The move into ethical investment by the biggest mutual insurer in Europe and one of Britain's biggest investment managers highlights both the growing importance of ethical finance as well as the controversy over what constitutes unethical activity.
The potential for further growth in ethical finance is reinforced by a survey by Friends Provident, which was the first big insurer to enter the ethical market in 1984. According to the survey, just 16 per cent of people questioned were aware that they could invest their pensions and other savings in funds that choose investments according to ethical as well as financial criteria. But at the same time 93 per cent wanted to invest in ways that "make a profit without anyone getting hurt in the process".
What many ethical investors ignore, however, is that there is no simple definition of "ethical". What is ethically correct to one person will strike horror in another. The suggestion that Standard Life will, unusually, blackball companies involved in abortions (private healthcare companies in the main) adds another strand to this debate.
Investors should be aware that most ethical funds operate on a negative basis of avoiding particular types of activity, rather than actively putting money into things that do good. "Green" funds, on the other hand, will usually not have a general ethical policy, but will focus on companies that have a beneficial environmental impact.
Amanda Davidson, a partner in Holden Meehan, a firm of independent financial advisers that specialises in ethical investments, says investors should think carefully about what they want to achieve. "They must define what is important to them in terms of criteria - is it avoiding animal harm, or armaments, or being positive towards the environment?"
Each ethical fund has a slightly different investment focus and potential investors should pick one that fits them. To obtain information they can consult one of the specialist IFAs, or read Money & Ethics, which examines the approach taken to all the main ethical issues by specialist funds. Beware, too, that investment policy may alter. The Ethical Investors Group, another specialist IFA, is currently in dispute with Friends Provident over the latter's Stewardship Fund. Previously this had not invested in pharmaceutical companies, which carry out tests on animals, but has now bought shares in some smaller companies in the sector. In its defence Friends Provident says that while in the past it has not invested in this industry, it has never had a ban on drug companies.
Much worse, the Eagle Star Environmental Opportunities Fund, a high-performing fund, has just become the first of its kind to close down, and has been merged into a general fund with no ethical or environmental criteria. Eagle Star says that it has done nothing wrong, as it is offering a free transfer out of the fund and it never promoted it as an ethical investment, merely as a green fund offering positive opportunities to invest in non- polluting technology.
Over the last year green funds have generally outperformed ethical funds. This mostly reflects, says Ms Davidson, the geographical location of the underlying investments. The environmental funds have invested internationally but have avoided the emerging markets where heavy environmental damage is taking place and where share prices have fallen badly. Most of the ethical funds have invested in Britain in a period when the US stock market in particular has performed better. Indeed, one of the best-performing ethical funds has been Friends Provident's North American Stewardship Fund. Most of the ethical funds have also trailed the UK stock market as a whole. On its own this should not be seen as proof that ethical investment is a recipe for underperformance, not least as the vast majority of unit trusts of all kinds tend to underperform the market because of charges and less than sparkling investment management. In fact, the debate on whether ethically and environmentally screened funds must automatically give up something on performance remains thorny.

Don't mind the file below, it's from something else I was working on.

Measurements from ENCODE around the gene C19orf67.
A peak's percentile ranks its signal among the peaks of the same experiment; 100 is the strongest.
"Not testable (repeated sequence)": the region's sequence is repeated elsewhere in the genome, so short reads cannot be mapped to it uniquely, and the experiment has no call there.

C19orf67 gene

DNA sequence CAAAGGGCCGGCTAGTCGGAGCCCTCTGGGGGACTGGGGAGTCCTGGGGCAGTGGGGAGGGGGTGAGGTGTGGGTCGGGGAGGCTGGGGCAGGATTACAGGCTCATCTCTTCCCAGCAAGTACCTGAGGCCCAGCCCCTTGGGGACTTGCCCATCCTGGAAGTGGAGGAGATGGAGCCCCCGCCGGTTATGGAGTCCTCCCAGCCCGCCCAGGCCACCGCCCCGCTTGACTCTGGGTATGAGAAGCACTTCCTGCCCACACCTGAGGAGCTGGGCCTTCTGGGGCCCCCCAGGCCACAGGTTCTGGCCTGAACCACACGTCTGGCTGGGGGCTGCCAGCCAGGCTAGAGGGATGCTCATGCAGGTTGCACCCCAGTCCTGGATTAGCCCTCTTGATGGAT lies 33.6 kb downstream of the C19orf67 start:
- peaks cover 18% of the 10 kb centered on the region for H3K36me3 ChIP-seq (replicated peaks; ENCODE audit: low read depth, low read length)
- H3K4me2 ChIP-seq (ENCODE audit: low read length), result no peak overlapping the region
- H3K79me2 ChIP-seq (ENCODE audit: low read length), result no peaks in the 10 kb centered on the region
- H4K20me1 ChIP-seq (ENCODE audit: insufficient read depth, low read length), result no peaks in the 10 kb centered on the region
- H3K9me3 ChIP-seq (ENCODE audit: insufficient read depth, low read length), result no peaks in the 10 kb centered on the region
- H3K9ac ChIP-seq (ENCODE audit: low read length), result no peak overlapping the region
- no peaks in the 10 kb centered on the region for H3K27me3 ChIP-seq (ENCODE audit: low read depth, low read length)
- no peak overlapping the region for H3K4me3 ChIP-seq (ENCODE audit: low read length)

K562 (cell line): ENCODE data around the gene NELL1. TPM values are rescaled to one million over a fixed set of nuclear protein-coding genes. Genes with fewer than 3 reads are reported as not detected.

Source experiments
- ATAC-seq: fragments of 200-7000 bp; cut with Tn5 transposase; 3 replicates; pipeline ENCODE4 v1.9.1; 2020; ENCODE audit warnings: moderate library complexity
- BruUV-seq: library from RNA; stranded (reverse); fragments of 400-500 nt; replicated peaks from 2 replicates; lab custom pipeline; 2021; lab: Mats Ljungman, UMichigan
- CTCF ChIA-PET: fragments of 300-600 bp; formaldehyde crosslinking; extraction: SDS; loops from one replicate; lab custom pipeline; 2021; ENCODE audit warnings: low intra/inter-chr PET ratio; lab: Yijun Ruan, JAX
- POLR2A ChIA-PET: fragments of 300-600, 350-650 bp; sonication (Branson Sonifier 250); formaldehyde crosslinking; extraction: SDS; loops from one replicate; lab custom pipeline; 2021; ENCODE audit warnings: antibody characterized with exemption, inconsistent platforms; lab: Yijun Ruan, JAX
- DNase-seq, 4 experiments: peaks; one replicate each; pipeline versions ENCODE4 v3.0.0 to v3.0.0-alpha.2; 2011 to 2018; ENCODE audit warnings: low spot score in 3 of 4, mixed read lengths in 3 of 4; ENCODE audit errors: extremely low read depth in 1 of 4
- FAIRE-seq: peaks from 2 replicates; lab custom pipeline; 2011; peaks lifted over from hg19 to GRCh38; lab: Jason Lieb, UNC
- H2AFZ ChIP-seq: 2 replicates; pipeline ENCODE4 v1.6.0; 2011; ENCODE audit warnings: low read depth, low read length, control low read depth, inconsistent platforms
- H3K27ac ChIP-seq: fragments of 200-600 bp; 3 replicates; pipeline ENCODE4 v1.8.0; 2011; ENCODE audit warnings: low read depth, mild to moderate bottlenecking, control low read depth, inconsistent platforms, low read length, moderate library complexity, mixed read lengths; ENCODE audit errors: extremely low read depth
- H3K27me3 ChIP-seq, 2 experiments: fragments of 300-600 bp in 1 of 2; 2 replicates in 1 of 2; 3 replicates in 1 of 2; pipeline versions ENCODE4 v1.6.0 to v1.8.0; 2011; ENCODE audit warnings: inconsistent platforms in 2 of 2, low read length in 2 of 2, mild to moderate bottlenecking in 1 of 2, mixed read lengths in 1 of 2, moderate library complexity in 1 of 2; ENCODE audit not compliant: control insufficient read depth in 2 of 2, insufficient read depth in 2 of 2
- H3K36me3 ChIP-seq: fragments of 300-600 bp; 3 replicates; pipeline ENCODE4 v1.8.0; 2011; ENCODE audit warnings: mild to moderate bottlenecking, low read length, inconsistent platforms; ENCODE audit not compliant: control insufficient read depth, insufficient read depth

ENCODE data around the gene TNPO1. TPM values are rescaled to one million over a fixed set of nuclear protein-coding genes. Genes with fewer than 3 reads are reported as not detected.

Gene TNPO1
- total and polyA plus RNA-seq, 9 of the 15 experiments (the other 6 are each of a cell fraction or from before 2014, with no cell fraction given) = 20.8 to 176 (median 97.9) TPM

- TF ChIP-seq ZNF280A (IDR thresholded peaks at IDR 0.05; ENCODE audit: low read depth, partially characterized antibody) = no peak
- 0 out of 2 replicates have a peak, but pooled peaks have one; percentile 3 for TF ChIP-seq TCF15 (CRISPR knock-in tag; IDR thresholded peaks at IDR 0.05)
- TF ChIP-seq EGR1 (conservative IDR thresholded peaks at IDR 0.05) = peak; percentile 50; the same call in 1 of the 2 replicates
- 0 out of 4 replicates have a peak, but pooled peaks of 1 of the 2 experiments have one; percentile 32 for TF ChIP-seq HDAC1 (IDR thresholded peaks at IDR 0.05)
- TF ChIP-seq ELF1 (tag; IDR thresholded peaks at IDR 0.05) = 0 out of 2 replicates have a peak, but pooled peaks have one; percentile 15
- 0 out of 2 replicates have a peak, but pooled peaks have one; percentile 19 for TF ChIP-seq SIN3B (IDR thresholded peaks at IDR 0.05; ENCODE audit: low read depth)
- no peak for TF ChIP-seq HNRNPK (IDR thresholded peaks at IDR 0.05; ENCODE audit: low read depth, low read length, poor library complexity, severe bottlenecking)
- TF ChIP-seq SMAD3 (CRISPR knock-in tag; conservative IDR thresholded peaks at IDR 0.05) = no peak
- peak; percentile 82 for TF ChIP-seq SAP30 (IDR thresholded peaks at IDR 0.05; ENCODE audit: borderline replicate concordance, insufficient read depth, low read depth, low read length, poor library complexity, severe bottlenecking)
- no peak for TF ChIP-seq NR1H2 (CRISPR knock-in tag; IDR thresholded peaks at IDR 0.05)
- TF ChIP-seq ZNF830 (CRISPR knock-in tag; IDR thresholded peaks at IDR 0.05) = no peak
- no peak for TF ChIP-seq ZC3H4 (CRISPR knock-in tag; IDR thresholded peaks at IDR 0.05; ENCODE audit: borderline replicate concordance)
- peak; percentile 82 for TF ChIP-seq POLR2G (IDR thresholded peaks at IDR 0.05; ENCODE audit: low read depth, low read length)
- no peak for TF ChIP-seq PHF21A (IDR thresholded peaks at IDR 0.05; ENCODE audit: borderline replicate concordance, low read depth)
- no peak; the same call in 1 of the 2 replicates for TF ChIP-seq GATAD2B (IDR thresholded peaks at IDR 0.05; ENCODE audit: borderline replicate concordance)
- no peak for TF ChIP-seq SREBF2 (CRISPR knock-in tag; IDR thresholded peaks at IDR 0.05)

That said, the bias of ethical funds towards smaller companies has led them to miss out on much of the recent boom in share prices. This bias also means the value of holdings in ethical funds tends to be more volatile.
Indeed, this greater volatility should encourage people to question whether an ethical fund is right for them. "There is no point in the ethics being wonderful if there is not going to be a good return," says Ms Davidson. "If you are risk-averse it may not be best to invest in ethicals."
The ethical investment sector is growing strongly, however, and at the current rate is doubling in size every two years. More insurers are entering the market, with both Sun Life and M&G also considering launching ethical products. But perhaps even more so than with other financial products, it is essential to be well advised and to pick the right product.
q 'An independent guide to ethical and green investment funds' is published free by Holden Meehan (0171 692 1700); 'Money & Ethics' is published by Ethical Investment Research Service at pounds 15 on 0171 735 1351.
Independent financial advisers who specialise in ethical investment include Holden Meehan (0171 692 1700); Barchester Green Investment (01722 331241); Ethical Investors Group (01242 522872).
q Next week we look at the smaller green and ethical banks and building societies.
Comparative performance over five years of top ethical and green funds
Jupiter International Green 183%
Framlington Health 159%
Credit Suisse Fellowship 148%
FT-SE All Share index 115%
Friends Provident Stewardship 115%
Sovereign Ethical 109%
TSB Environmental 107%
United Charities Ethical 106%